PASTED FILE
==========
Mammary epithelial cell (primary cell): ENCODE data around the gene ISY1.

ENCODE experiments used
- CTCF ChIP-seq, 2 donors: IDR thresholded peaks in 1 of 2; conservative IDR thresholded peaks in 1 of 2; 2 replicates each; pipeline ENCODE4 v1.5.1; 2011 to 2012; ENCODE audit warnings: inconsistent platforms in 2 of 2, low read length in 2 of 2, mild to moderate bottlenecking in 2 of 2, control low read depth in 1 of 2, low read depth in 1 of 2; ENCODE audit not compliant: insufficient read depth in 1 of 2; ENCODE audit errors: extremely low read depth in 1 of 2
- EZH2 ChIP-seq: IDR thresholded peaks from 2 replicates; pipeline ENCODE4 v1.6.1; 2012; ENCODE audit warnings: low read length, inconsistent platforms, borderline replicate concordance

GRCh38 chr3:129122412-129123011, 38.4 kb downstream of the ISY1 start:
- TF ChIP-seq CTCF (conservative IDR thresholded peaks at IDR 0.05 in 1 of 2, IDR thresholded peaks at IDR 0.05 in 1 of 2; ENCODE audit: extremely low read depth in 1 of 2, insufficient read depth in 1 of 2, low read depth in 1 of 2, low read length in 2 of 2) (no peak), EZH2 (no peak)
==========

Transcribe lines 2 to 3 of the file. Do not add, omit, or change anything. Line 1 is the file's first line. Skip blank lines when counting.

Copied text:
ENCODE experiments used
- CTCF ChIP-seq, 2 donors: IDR thresholded peaks in 1 of 2; conservative IDR thresholded peaks in 1 of 2; 2 replicates each; pipeline ENCODE4 v1.5.1; 2011 to 2012; ENCODE audit warnings: inconsistent platforms in 2 of 2, low read length in 2 of 2, mild to moderate bottlenecking in 2 of 2, control low read depth in 1 of 2, low read depth in 1 of 2; ENCODE audit not compliant: insufficient read depth in 1 of 2; ENCODE audit errors: extremely low read depth in 1 of 2